- Professional News
- 10 September 2015
New Russian Act on storage of data on Russian citizens in Russia
Danish businesses with subsidiaries in Russia must be aware of more stringent requirements as to storage of personal data on Russian citizens in Russia. This is the result of a new Russian Act on data storage which came into force on 1 September 2015.
All data on Russian citizens that Danish businesses with subsidiaries in Russia registers, collects, receives, stores and processes, must be stored on servers in Russia. This is the result of a new Russian Act on data storage which came into force on 1 September 2015.
Several unclear points
Following adoption of the disputed and controversial Act, uncertainty arose as to the specific consequences of the Act. This was due to a number of unclear points in the Act, including whether the Act applies to both Russian and non-Russian businesses and whether personal data storage on more than one server is permitted to the effect that data on Russian citizens may also be stored on servers in other countries.
Although the Act came into force last week, ways of construction by the Russian data protection agency (Roskomnadzor) are few. The agency has, however, established that the Act applies to all (Russian and non-Russian) businesses established in Russia (such as subsidiaries). Furthermore, all data on Russian citizens must be stored on a primary server in Russia. The personal data may subsequently be mirrored to secondary servers located outside Russia.
Unofficial guidelines from the authorities
One month before the Act came into force, the Russian Communications Ministry (the superior authority of the Russian data protection agency) published some unofficial guidelines on its website.
From such guidelines, it appears, among other things, that the requirement of personal data storage in Russia applies to businesses established in Russia only and that the rules will not apply retrospectively.
In this way, personal data on Russian citizens collected prior to the Act coming into force may still be stored on servers in other countries as long as such data is not updated nor changed. If the data is updated or changed, it will become subject to the requirement of storage on Russian territory.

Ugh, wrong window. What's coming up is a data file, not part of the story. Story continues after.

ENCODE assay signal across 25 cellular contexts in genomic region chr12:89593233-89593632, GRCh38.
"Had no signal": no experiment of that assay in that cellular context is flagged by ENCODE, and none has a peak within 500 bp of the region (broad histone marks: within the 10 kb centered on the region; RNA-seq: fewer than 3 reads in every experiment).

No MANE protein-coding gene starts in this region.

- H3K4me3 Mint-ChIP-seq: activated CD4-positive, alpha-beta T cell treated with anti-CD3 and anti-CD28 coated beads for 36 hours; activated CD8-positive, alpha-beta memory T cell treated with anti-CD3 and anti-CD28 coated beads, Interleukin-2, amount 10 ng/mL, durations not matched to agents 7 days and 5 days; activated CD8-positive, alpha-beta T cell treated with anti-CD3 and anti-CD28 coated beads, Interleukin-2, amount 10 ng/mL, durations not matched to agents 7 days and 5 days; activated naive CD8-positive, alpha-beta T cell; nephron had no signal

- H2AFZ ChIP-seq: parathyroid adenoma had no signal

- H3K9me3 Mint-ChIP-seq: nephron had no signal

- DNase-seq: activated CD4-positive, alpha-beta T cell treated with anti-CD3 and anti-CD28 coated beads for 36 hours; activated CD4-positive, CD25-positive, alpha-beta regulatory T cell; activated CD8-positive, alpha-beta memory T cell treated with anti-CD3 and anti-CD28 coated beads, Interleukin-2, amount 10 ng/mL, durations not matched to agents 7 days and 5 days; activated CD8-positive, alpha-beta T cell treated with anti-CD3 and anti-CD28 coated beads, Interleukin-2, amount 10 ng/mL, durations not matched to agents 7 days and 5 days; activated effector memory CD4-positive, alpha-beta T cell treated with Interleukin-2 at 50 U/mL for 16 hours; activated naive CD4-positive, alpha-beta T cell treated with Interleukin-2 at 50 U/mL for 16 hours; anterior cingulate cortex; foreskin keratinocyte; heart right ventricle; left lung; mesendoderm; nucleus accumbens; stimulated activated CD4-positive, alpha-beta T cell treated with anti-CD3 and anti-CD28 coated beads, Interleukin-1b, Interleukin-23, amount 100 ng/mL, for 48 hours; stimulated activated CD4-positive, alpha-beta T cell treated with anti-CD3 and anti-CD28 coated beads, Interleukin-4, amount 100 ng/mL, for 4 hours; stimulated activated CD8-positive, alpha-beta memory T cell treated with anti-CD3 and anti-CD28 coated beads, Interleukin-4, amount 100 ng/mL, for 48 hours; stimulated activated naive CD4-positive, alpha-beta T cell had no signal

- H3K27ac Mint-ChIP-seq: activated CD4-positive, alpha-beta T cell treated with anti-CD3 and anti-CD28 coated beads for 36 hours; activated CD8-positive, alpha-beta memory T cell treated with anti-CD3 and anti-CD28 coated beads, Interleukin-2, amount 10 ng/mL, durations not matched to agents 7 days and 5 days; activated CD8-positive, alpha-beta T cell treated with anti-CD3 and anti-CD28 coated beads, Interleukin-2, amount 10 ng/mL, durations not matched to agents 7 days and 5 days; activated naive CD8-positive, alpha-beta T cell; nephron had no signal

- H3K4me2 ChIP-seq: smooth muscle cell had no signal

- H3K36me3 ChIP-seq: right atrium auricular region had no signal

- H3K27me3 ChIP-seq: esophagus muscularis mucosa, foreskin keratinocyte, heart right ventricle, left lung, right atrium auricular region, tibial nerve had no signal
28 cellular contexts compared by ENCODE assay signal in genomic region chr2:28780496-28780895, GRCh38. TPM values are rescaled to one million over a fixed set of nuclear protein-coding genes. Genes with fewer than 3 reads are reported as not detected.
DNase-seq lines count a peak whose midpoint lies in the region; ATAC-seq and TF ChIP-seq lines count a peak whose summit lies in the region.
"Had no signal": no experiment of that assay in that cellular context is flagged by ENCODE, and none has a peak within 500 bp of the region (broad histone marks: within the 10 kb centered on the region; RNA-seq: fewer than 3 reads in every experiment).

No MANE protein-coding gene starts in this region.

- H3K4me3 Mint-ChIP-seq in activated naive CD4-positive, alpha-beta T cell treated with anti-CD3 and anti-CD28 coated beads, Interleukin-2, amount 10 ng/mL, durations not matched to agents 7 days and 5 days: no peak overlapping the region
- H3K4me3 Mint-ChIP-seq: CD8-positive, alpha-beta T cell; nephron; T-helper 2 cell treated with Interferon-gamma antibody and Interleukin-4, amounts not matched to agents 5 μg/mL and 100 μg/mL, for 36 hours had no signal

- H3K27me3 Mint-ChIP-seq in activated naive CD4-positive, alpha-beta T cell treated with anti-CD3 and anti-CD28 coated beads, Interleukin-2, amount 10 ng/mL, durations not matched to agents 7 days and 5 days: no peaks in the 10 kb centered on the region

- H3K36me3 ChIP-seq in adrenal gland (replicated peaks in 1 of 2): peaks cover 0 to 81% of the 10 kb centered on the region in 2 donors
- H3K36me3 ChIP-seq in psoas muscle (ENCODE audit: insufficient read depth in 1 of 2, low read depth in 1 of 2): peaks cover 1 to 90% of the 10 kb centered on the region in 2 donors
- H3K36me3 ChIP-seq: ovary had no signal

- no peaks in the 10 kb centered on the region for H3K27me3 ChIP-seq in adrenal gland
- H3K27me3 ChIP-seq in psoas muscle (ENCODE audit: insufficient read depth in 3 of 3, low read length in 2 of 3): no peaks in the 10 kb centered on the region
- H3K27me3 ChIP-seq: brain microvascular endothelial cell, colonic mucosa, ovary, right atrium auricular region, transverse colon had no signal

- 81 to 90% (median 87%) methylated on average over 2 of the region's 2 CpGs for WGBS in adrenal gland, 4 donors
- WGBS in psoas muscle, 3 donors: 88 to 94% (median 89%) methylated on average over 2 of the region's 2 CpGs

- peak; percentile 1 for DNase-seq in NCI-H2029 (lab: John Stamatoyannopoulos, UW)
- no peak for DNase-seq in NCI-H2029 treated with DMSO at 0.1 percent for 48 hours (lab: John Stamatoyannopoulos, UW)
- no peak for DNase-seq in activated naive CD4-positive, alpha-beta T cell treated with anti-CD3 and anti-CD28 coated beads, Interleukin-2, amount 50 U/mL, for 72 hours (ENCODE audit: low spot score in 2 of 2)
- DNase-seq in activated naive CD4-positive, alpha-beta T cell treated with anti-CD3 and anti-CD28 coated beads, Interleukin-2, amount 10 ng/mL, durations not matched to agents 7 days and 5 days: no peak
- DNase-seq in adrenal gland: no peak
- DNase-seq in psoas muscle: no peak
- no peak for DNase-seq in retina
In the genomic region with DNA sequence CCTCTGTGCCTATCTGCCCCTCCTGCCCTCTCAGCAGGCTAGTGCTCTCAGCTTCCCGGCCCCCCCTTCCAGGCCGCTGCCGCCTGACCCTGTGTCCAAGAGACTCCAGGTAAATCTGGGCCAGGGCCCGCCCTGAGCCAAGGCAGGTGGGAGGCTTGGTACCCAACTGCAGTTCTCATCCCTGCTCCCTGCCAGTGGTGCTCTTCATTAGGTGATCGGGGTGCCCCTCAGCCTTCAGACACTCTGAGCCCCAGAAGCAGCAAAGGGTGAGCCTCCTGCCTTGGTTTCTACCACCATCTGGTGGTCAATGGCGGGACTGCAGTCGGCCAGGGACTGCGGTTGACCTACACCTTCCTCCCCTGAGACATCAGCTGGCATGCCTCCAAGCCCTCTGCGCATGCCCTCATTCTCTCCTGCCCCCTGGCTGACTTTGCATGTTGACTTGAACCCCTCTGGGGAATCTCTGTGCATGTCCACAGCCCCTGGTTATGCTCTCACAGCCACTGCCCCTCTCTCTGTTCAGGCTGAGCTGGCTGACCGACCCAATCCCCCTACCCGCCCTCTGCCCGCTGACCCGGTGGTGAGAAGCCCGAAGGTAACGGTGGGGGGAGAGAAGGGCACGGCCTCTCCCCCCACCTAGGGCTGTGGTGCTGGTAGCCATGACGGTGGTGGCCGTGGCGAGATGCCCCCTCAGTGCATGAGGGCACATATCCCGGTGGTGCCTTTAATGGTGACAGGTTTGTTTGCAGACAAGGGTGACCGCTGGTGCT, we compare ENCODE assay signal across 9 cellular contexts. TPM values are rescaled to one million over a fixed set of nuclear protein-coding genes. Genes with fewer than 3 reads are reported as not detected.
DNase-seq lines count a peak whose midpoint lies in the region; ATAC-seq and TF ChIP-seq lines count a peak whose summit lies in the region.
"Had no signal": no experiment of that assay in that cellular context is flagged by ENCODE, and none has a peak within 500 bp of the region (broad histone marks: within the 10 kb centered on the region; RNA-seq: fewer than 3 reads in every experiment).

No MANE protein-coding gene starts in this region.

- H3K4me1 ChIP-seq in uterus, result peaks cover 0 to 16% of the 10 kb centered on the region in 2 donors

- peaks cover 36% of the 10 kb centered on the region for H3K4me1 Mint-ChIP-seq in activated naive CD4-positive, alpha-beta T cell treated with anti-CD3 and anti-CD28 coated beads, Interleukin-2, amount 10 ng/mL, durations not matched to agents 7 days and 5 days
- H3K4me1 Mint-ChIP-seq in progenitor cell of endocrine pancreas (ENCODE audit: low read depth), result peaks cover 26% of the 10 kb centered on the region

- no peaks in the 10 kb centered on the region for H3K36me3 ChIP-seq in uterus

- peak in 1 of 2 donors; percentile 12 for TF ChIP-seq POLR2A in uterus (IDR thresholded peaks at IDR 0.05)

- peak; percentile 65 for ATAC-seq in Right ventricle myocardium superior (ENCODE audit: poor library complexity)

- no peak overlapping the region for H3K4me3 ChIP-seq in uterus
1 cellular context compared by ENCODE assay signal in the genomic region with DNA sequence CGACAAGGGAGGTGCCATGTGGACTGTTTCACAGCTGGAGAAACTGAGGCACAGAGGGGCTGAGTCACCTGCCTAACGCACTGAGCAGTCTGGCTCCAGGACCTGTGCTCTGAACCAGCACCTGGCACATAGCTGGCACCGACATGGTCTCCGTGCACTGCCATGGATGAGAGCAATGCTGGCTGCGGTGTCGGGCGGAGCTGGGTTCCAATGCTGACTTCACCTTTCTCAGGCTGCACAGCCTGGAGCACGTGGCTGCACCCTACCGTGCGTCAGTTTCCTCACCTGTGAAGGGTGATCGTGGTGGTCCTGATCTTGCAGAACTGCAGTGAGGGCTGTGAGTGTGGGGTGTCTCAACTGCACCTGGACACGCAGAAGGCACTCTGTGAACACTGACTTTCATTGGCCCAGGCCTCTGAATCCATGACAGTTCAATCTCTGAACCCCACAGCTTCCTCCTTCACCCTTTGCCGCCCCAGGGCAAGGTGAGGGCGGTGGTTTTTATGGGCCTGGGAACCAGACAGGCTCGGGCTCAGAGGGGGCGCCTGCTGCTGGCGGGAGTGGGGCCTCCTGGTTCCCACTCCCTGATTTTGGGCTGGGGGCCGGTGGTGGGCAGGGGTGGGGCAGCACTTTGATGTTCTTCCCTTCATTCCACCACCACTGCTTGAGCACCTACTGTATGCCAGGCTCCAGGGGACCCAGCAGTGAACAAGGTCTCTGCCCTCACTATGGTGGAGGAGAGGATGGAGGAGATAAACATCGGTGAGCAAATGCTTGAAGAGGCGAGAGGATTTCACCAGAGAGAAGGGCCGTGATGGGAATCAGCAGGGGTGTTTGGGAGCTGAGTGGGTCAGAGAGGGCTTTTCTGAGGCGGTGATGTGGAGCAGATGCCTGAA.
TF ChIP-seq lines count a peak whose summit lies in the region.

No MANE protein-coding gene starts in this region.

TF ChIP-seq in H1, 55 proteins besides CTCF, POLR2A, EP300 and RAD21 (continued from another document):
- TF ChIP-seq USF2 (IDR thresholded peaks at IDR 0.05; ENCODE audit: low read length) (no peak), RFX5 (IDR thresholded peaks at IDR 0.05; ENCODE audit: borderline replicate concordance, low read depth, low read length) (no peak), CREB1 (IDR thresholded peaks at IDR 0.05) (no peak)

Effect on businesses
The practical consequence of the new Russian rules on personal data storage is that "Danish" groups with Russian subsidiaries, which, for example, store data on employees and customers on central servers or by way of cloud solutions, are obliged to separate personal data on Russian citizens residing in Russia. Such data must be stored on a primary server in Russia before being subsequently mirrored to the central server of the group or the group's cloud solution.
Generally, the Act does not, however, apply to businesses not established in Russia. However, some specific Internet activities will be subject to the Act, such as websites owned and managed by a non-Russian business but directed at Russian consumers (if, for example, the website language is Russian) or websites with a Russian top level domain (.ru, .su, .moscow, etc.).
In addition, the rules do not apply to the processing of personal data in the form of review, for example on a computer screen, or the transfer of personal data by email. The result of this exception is that data on Russian citizens residing in Russia must not be stored on primary servers in Russia but may be stored on, for example, a central email server of a group.
Consequences of non-compliance
The most serious consequence for businesses established in Russia not complying with the new Russian rules is that the Russian authorities may block access to the business's website in Russia.
The fine level is modest (up to approx. DKK 2,000). However, it is uncertain whether the amount covers a total fine for violating the rules or whether one fine per violation will be issued.
The Russian data protection agency has announced that it is planning more than 300 business inspections during 2015.